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Should You Pay Off Your Mortgage Before You Retire?

Jun 29, 2022

For lots of new homeowners and prospective buyers, the mortgage pay-off date is so far away that it hardly seems real. However, you're wise to keep your golden years in mind when making money moves.

Like many others who own their homes, you might be wondering, “Is it smart to pay off a mortgage before retirement?” There's no one-size-fits-all answer to this question, but our Oregon community credit union broke down the key considerations to help you decide what's best.


Advantages of paying off your mortgage before retirement

Owning your home in full is a huge accomplishment, and there are many reasons to strive for it. Check out the main advantages of paying off your mortgage before retirement below.


Reduced monthly expenses

One of the most logical reasons to pay it off is that, in most cases, you'll no longer be earning income beyond interest on your retirement investments. While you may be living off a smaller budget, the idea is that not having a housing payment, outside of property taxes, shaves a substantial chunk off your monthly expenses.


Less interest paid

Simply put, longer mortgage terms mean more interest paid over the life of the loan. Paying yours off sooner than later—whether by refinancing to a shorter term or paying more each month toward the principal—can save you tens or even hundreds of thousand dollars in interest.


Less liability, more flexibility

Paying off your home will also give you more flexibility later in life. You can choose to continue living there without a mortgage payment, rent it out for additional income, or sell it and use the profits to fund housing costs in a retirement community or assisted living facility.


What to consider before paying off your mortgage early

The pros and cons of paying off a mortgage before retirement aren't exactly cut and dry. Here's what to consider before deciding for yourself.

Retirement savings
If you're behind in retirement savings, increasing your monthly contributions should be a top priority. Starting as early as possible and being consistent is crucial, but it's never too late to open an IRA or 401(k) plan.

Other debt
For many, paying off a mortgage is the final step to becoming debt-free—an undoubtedly appealing concept. However, if you're still carrying other debt, like student loans or credit cards, it's usually best to knock those off first, as they typically have higher interest rates.

Emergency fund
On a similar note, saving up about six months' worth of living costs should typically come before debt repayment. Why? If you lose a job or have emergency medical bills, you won't have to borrow more money to cover the unexpected expenses.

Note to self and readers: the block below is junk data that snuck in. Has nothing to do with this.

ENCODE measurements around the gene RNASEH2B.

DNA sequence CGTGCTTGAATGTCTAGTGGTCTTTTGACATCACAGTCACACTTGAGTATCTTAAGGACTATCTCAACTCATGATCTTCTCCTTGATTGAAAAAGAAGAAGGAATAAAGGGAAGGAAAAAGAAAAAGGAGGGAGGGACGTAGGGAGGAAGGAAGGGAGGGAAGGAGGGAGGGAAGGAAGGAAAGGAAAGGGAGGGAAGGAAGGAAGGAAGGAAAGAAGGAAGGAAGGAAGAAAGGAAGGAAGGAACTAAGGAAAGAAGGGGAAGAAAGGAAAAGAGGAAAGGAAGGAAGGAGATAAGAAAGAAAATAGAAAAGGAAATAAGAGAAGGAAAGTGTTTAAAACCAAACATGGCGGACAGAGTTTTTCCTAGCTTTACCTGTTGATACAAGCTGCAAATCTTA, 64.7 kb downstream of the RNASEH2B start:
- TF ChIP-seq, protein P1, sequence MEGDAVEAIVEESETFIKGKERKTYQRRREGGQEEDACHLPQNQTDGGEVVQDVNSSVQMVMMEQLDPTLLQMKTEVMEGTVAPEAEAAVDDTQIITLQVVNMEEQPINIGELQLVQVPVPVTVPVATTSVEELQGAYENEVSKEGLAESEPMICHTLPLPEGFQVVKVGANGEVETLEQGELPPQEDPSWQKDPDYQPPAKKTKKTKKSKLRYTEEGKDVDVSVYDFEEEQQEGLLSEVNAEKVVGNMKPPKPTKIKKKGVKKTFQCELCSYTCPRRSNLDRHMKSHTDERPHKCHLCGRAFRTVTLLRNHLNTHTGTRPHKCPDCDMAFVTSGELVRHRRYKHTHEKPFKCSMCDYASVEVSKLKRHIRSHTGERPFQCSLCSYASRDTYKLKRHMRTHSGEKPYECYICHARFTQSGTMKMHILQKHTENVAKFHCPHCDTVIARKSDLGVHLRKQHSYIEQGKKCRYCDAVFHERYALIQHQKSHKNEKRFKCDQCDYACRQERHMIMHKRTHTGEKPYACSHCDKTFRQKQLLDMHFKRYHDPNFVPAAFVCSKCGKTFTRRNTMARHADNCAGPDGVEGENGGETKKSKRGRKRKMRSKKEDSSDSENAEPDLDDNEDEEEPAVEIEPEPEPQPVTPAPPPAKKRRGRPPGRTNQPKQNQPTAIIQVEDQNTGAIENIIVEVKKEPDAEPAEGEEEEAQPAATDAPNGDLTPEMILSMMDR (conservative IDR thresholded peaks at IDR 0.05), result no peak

Interest tax deduction
As mentioned, the longer your mortgage term, the more interest you'll pay over the life of the loan. While it's generally good to pay as little interest as possible, bear in mind you can deduct it from your taxes each year you make payments.

Before deciding to pay off your mortgage early, it's important to consider your savings, other debt, and more.

How to pay off your mortgage sooner than later

There are a few routes you can take to pay off your house before retirement. But first, figure out how many years you have before retirement so you can crunch the numbers for each strategy.

Refinance with a shorter termThere are a variety of ways to pay off your mortgage early, including refinancing with a lower interest rate and more.
If your expected retirement date is significantly earlier than your mortgage pay-off date, you might be able to refinance to a shorter-term loan. Though you'll likely pay less interest overall, keep in mind your monthly payments may be significantly higher.

Refinance with a lower interest rate
Another option is to refinance with the same term length and a lower interest rate. This will reduce your monthly payments, but if you can still afford the previous amount, continuing to pay the higher amount can help you pay off your loan much sooner.

Pay more toward the principal each month
Even without refinancing, you can always opt to pay more toward the principal each month. Just like a credit card balance, paying more than the minimum amount due will not only help you get out of debt quicker, but you'll also pay much less interest overall.

Our mortgage calculator can help you see how the numbers shake out with different interest rates, monthly payment amounts, and loan terms.

Mortgage solutions from our Oregon credit union

Whether you're a first-time homebuyer or currently own a house, you can count on CCCU for low-interest loans, flexible mortgage solutions, and personalized support for managing your finances.

We proudly serve people who live, work, worship, own a business, or and attend school in Multnomah, Clark, Washington, Hood River, Clackamas, and Yamhill, Columbia, and Skamania counties, or are a relative of a current member. We have three physical branches in Portland and one in Hood River, convenient mobile banking, plus access to 5,600+ CO-OP Shared Branches and over 30,000 surcharge-free CO-OP ATMs nationwide.

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